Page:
Hi, everybody. Ian Bremmer here, and as we head into the weekend, a Quick Take on, well, the first bombing campaign of the new Biden administration. You kind of knew it was going to happen. Against some Iranian-backed militias in Syria, looks like a couple of dozen, perhaps more killed, and some militia-connected military facilities destroyed. I think there are a few ways to look at this, maybe three different lenses.

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Iran rules out nuclear talks… for now: Iran has reportedly rejected an offer to join direct talks with the US and EU over its nuclear program, saying it won't start the conversation until sanctions on Iran's economy are eased. To be clear, this does NOT mean that prospects for reviving the Iran nuclear deal are dead. Europeans and the Biden administration want a return to the 2015 nuclear agreement, and Iran certainly needs the economic boost that would come from a removal of sanctions. But Tehran is going to try to maximize its leverage before any talks begin, especially since this is a sensitive election year in in the country. Iran's leaders are going to play hard to get for a while longer before edging their way back to the bargaining table. Still, it's high stakes diplomacy here between parties that have almost no mutual trust — and one misstep could throw things off track quickly.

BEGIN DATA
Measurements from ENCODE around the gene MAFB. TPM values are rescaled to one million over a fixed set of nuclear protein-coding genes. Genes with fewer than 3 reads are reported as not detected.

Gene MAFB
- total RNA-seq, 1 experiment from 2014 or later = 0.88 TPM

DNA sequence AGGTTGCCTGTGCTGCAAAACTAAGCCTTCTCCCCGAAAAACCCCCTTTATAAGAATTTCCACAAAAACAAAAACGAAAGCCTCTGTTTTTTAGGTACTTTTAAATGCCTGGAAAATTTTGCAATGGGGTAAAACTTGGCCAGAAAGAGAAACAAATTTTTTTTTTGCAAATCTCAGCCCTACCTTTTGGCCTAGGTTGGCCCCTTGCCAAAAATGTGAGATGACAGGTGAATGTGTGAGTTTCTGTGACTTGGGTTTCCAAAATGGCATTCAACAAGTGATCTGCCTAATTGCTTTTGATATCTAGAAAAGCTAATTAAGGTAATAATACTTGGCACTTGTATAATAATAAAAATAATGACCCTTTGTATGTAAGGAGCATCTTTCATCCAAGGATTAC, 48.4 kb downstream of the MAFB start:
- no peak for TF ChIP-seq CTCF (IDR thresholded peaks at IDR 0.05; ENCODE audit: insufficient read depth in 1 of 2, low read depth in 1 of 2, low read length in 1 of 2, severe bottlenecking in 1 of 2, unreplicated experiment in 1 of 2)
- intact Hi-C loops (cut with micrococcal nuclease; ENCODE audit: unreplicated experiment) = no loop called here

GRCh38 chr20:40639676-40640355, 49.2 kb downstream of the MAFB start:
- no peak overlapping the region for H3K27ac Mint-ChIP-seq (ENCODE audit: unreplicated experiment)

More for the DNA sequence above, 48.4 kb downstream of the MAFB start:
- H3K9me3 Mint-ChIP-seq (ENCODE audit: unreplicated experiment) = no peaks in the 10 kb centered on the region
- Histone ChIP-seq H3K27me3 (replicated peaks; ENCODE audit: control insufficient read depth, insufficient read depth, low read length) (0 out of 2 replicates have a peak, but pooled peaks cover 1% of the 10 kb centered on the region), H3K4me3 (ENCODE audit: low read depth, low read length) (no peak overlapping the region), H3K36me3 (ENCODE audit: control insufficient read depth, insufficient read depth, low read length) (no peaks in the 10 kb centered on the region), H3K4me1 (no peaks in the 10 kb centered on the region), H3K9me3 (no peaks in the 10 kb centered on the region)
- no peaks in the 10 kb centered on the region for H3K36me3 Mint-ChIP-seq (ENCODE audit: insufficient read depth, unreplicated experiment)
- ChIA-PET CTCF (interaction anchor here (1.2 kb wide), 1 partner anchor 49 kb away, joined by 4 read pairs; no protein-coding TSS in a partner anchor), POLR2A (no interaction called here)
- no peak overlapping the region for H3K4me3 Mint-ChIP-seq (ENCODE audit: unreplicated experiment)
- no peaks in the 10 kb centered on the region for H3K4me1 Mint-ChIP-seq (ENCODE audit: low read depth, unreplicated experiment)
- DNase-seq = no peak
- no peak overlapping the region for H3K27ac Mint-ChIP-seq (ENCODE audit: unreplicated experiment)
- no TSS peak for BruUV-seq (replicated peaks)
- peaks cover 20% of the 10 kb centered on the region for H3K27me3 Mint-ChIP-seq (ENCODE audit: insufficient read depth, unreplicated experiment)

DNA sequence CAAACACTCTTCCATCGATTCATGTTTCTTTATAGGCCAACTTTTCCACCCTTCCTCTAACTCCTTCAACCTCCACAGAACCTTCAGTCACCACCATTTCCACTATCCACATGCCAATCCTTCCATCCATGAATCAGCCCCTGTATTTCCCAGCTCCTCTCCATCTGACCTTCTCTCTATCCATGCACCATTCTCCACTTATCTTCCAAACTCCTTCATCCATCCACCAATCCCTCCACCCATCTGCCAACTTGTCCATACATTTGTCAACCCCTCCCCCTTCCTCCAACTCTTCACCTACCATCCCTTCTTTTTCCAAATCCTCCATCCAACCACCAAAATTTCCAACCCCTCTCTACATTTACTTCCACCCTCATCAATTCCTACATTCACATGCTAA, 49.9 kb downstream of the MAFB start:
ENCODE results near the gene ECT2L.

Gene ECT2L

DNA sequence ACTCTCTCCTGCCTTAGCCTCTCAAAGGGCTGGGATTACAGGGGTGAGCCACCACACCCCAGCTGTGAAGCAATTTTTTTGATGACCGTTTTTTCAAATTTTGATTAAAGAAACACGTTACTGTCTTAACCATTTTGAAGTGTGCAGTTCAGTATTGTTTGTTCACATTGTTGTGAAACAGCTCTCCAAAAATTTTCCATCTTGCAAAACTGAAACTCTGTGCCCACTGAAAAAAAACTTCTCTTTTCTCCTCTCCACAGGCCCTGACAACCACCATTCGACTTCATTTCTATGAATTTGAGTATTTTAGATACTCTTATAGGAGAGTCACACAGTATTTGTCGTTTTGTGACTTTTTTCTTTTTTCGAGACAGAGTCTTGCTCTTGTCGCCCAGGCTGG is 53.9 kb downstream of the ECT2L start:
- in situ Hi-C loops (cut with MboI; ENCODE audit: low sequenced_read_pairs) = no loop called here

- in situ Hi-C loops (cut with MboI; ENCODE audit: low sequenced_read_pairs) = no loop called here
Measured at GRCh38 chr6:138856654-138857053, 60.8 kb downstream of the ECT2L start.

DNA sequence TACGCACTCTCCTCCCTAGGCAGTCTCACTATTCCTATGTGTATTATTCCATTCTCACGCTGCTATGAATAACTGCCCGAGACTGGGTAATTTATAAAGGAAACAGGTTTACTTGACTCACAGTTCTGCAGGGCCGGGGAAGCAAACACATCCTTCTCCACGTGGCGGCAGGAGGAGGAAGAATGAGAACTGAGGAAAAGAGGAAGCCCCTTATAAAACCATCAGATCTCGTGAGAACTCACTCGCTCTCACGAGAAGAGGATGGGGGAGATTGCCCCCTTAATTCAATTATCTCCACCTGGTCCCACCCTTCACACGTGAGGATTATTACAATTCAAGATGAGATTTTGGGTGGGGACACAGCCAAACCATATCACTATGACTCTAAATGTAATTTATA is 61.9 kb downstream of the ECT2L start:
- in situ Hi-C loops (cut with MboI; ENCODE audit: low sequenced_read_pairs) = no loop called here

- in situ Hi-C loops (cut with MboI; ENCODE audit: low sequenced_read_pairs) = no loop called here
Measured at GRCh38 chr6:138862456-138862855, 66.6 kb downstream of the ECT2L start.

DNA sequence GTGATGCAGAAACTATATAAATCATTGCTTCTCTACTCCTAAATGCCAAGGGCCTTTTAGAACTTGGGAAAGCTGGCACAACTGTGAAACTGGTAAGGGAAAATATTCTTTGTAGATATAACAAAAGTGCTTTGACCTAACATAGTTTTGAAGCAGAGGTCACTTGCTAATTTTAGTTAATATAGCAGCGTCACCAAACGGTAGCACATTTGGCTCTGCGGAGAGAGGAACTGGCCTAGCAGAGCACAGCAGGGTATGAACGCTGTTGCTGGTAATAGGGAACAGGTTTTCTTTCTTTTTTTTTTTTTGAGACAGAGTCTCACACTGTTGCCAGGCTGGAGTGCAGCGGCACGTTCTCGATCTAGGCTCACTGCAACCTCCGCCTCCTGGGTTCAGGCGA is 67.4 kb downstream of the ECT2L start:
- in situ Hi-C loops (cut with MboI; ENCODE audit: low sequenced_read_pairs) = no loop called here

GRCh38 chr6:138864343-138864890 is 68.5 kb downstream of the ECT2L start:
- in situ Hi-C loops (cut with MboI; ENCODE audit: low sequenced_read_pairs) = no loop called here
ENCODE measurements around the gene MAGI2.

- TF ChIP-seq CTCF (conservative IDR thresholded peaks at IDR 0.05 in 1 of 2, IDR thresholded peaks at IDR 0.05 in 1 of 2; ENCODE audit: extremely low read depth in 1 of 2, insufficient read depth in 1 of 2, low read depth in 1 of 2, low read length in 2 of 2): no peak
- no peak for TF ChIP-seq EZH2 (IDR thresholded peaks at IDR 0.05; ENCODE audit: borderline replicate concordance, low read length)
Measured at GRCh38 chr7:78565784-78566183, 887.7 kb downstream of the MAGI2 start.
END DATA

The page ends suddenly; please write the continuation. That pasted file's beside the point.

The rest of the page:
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18: A week after threatening protesters with a severe crackdown, Myanmar's ruling junta killed at least 18 people across the country in the bloodiest day of clashes since the generals staged a coup last month.
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The GZERO World Podcast with Ian Bremmer. Listen now.

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Biden strikes Syria. Now what?

Quick Take